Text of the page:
Where the Mr. Gay Syria event and Rainbow New Beginnings organization intersects is in their shared purpose of creating inroads to freedom.
Where the Mr. Gay Syria event and Rainbow New Beginnings organization intersects is in their shared purpose of creating inroads to freedom. By participating onward from Mr. Gay Syria, you now have the ability to share the story of your journey with other people you come across along the way and you make sure that the legacy of the people you have shared your journey with is carried on with you.
Even though the core group of participants in Mr. Gay Syria is very small, they represent a larger community of hundreds of thousands of LGBTQ+ identifying individuals who are still under the crushing weight of persecution and oppression in their homelands. In that sense, it was described to us that the number of Mr. Gay Syria participants isn’t small but actually very significant and large. They are seen as heroes to many.
Following the documentary I interviewed a local LGBTQ+ sponsor by the name of Ariel Troster who I have been happily following on Twitter for quite some time as she shares her stories of sponsoring newcomers here in Ottawa.
Apt613: How did the opportunity for sponsorship arise?
Ariel Troster: A couple of friends of mine were already involved in a local sponsorship group focusing on LGBTQ refugees called Rainbow Haven. They asked me to join and I jumped in. The group had already sponsored a lesbian couple from the Middle East (who are now married and doing incredibly well). I joined at the point where we decided to sponsor a lesbian family (that process is still ongoing). But in the meantime, we sponsored a queer woman from The Gambia and a trans woman from Central America.
What was the moment like for you when you decided to become a sponsor? What did you factor in and was there a tipping point?
I really wanted to do something concrete to help refugees and asylum seekers in the face of the horrendous backlash by the US government. I grew up in a progressive Jewish family and learned about how Jews were turned away by Canada and many other countries during the Holocaust. I felt morally compelled to do something. For me, refugee sponsorship is not a charitable act: it is a profoundly political one. Citizenship is an accident of birth. People who need to escape war, violence and oppression deserve a soft place to fall and a group of people committed to helping them. Also, Canada is currently the only country in the world with a private sponsorship model. It is such a great opportunity! I think everyone should do it.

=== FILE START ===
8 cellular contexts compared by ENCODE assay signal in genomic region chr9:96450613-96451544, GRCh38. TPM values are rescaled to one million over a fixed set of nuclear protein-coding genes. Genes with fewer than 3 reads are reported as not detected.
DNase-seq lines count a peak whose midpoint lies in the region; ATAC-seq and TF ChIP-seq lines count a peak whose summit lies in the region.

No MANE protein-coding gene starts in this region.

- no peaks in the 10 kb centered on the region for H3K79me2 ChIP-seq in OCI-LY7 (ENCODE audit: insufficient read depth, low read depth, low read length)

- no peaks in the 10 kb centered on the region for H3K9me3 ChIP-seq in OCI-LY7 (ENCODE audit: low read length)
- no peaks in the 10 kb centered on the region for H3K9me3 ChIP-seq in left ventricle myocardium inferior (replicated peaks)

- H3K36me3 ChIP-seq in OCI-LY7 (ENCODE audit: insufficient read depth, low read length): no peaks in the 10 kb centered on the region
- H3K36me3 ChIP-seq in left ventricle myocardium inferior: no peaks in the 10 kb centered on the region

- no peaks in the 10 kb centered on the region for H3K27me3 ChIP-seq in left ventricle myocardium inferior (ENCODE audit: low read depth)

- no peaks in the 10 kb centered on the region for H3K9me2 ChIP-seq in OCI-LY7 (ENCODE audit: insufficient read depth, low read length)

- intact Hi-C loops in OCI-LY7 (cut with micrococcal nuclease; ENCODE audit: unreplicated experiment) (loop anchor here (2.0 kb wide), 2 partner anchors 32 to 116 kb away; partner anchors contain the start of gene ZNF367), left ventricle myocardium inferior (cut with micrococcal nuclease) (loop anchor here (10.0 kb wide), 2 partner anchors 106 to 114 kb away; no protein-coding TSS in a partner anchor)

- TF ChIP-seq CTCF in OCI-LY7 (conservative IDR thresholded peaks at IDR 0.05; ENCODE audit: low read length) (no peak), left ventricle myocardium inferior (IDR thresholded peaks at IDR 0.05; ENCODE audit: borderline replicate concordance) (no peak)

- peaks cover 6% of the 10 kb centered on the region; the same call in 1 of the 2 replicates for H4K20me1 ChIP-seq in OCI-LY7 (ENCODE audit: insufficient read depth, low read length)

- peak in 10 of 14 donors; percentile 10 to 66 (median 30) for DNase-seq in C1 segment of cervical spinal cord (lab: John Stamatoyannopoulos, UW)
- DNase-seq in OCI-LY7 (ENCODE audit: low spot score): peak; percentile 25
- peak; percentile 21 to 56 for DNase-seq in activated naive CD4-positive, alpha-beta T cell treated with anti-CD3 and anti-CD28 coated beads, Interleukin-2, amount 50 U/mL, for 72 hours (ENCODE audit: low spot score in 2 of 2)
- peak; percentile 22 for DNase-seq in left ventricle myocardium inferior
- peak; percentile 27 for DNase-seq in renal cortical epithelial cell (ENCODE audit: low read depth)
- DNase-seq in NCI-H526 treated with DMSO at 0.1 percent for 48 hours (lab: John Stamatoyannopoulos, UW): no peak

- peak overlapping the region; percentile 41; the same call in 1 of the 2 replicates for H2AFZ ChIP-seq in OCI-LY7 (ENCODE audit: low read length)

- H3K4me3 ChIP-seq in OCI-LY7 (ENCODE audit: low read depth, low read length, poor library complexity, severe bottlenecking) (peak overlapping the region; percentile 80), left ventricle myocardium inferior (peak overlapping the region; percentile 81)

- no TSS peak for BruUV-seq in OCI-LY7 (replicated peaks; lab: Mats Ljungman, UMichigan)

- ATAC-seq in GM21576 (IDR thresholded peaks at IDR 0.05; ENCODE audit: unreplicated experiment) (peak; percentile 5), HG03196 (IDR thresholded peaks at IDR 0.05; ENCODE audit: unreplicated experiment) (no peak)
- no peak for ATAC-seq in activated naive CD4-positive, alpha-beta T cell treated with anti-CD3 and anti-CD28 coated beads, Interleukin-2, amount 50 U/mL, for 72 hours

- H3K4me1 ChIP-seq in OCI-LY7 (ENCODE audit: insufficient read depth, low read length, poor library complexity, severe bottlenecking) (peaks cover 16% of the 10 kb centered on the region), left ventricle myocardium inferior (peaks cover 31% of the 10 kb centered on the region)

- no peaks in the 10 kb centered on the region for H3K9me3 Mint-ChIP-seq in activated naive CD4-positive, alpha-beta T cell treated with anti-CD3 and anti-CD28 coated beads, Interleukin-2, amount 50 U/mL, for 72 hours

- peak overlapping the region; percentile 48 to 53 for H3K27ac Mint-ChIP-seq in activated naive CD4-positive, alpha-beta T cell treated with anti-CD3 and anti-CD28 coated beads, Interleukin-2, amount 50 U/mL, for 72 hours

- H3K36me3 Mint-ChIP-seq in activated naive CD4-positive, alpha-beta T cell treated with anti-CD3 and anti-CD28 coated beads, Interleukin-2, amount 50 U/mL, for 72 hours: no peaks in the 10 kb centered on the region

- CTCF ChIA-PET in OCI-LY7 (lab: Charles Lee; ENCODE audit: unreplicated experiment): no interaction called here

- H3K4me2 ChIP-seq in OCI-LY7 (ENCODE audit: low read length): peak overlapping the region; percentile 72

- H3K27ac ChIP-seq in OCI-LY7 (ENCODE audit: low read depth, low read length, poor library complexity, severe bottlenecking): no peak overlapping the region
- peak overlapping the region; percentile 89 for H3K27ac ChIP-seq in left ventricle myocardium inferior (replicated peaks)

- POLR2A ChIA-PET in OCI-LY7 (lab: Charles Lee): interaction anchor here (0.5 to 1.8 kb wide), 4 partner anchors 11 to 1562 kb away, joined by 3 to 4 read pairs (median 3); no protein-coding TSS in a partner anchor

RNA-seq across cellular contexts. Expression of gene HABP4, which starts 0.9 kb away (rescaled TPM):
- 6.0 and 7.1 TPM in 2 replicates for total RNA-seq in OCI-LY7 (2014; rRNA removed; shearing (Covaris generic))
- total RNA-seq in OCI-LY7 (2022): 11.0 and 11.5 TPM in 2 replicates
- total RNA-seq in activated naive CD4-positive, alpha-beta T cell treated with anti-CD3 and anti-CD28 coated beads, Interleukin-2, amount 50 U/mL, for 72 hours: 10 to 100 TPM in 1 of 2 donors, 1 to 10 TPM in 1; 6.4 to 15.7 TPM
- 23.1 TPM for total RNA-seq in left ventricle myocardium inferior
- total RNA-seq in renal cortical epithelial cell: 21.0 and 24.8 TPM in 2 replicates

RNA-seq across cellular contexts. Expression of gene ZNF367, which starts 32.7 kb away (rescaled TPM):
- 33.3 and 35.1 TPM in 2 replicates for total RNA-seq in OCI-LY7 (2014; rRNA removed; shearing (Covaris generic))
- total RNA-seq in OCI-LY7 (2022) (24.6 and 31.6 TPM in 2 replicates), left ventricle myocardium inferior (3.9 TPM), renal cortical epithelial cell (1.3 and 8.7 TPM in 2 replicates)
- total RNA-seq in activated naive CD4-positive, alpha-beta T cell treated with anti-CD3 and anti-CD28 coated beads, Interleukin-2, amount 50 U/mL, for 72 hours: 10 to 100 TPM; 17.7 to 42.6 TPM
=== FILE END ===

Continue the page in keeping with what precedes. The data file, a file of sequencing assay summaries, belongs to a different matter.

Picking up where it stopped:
What is the biggest challenge facing LGBTQ+ refugees when adapting to life in Ottawa?
LGBTQ refugees have often been rejected by their families of origin and in many cases arrested and tortured by the police, the government, or drug cartels. When they arrive in Canada, their shoulders visibly drop, as they realize that they can dream of a future where they are literally not being hunted for who they are. But they have also survived tremendous trauma, and finding LGBTQ-competent mental health care that is affordable and culturally appropriate is a huge challenge. Still, if you ask them, they will probably tell you the hardest adjustment is getting used to the cold!
For more on how to become active in Ottawa’s LGBTQ+ refugee sponsorship community, reach out to some local organizations such as Rainbow Haven, Rainbow New Beginnings, Capital Rainbow Refuge, or Rainbow Railroad.